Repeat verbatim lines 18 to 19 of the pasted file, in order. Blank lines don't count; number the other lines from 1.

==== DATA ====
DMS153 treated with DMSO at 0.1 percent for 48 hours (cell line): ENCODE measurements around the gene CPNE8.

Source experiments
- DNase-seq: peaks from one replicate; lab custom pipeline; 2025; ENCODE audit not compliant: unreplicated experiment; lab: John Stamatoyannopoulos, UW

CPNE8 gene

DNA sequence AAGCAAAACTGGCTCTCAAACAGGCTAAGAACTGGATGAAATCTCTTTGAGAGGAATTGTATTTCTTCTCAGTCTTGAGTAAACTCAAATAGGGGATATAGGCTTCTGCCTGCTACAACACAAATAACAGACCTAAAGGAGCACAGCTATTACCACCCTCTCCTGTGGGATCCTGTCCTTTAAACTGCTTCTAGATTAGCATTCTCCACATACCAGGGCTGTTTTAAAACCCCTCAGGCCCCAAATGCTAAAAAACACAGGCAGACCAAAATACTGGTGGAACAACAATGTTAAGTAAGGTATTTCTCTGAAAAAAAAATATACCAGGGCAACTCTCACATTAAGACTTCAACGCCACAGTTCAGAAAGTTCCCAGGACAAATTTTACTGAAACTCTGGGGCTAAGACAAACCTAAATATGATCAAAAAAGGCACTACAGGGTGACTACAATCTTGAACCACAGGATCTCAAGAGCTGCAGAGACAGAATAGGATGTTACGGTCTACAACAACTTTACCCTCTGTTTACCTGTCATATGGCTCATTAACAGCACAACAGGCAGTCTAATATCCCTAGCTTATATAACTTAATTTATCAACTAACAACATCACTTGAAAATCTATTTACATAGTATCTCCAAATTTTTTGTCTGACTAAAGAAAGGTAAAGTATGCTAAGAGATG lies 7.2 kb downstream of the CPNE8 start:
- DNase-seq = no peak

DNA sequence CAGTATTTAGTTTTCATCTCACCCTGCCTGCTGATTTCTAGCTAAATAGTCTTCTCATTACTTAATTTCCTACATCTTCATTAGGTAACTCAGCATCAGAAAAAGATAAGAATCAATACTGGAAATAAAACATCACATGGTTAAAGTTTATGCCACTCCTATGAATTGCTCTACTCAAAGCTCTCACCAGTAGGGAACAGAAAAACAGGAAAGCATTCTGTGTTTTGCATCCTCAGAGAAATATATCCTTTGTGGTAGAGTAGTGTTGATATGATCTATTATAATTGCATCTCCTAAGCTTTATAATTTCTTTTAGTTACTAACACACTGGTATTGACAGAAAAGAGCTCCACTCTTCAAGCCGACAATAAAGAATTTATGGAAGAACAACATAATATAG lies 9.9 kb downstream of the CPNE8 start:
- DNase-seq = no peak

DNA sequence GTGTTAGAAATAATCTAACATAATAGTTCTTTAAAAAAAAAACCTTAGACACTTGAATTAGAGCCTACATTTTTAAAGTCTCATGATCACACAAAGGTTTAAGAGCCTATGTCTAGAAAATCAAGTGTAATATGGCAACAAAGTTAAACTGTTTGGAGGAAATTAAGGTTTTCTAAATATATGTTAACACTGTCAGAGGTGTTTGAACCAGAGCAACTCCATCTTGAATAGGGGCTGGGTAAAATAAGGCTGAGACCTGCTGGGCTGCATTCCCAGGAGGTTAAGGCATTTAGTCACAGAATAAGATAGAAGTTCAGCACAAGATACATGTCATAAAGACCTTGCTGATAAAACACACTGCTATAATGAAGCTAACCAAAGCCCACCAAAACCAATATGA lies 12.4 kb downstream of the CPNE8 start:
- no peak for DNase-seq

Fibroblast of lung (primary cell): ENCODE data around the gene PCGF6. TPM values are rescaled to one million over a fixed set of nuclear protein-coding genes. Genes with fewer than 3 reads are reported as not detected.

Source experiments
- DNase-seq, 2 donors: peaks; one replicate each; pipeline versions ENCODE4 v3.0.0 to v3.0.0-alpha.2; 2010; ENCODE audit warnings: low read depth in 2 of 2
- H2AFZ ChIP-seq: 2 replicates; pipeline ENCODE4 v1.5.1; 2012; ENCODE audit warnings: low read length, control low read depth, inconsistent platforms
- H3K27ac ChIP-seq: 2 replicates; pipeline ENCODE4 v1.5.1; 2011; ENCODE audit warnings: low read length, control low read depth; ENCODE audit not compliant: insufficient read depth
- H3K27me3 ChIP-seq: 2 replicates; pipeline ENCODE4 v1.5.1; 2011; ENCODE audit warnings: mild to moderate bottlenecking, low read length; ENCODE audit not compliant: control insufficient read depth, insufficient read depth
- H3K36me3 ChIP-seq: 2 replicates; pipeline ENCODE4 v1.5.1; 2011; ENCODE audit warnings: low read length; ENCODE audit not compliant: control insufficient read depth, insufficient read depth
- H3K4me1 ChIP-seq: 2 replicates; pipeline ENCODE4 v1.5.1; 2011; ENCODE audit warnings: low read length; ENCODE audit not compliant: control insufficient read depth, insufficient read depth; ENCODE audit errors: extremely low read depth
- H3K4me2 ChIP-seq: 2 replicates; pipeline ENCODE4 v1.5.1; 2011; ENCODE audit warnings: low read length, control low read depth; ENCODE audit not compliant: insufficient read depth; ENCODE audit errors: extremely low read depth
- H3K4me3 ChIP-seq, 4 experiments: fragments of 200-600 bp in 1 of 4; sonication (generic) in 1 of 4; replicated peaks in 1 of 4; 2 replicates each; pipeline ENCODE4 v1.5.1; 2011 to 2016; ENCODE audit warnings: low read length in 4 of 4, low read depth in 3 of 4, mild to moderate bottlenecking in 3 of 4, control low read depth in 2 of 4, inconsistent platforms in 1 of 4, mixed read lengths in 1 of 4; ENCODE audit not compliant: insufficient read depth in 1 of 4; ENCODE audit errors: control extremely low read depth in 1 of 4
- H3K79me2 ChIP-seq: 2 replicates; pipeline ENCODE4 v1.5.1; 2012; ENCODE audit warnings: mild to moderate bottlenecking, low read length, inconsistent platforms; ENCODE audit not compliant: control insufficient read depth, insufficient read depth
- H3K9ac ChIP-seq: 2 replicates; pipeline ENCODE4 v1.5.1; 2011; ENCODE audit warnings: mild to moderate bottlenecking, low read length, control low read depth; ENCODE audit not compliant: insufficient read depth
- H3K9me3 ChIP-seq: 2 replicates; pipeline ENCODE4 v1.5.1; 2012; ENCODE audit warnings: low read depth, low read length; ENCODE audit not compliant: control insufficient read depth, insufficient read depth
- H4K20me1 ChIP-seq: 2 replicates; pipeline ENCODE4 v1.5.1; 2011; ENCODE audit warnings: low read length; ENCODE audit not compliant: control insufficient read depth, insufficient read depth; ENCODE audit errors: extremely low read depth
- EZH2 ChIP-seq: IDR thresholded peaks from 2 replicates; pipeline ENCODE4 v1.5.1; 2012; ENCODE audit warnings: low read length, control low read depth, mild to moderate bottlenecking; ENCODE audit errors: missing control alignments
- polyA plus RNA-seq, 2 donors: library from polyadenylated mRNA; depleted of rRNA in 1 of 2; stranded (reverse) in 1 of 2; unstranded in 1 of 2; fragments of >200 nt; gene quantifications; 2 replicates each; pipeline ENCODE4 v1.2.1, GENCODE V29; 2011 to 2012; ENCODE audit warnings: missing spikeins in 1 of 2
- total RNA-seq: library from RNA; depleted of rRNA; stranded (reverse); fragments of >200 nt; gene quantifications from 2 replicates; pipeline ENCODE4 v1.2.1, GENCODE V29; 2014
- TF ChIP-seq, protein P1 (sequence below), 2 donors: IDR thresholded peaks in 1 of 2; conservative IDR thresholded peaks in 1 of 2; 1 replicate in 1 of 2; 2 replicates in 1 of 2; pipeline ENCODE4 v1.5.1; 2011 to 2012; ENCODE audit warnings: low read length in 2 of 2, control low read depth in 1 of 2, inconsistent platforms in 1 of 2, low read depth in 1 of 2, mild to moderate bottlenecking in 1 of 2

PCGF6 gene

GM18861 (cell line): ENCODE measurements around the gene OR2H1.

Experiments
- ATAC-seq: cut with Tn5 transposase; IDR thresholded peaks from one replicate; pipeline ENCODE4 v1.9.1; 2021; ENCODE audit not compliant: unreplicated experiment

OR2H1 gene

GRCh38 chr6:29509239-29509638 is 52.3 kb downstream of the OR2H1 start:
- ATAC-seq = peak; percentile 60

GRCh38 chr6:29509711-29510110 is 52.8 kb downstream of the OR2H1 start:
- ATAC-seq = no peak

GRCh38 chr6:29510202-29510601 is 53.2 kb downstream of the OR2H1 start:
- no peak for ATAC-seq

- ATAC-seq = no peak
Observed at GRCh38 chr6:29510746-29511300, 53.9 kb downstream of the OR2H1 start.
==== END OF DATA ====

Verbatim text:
- H3K4me1 ChIP-seq: 2 replicates; pipeline ENCODE4 v1.5.1; 2011; ENCODE audit warnings: low read length; ENCODE audit not compliant: control insufficient read depth, insufficient read depth; ENCODE audit errors: extremely low read depth
- H3K4me2 ChIP-seq: 2 replicates; pipeline ENCODE4 v1.5.1; 2011; ENCODE audit warnings: low read length, control low read depth; ENCODE audit not compliant: insufficient read depth; ENCODE audit errors: extremely low read depth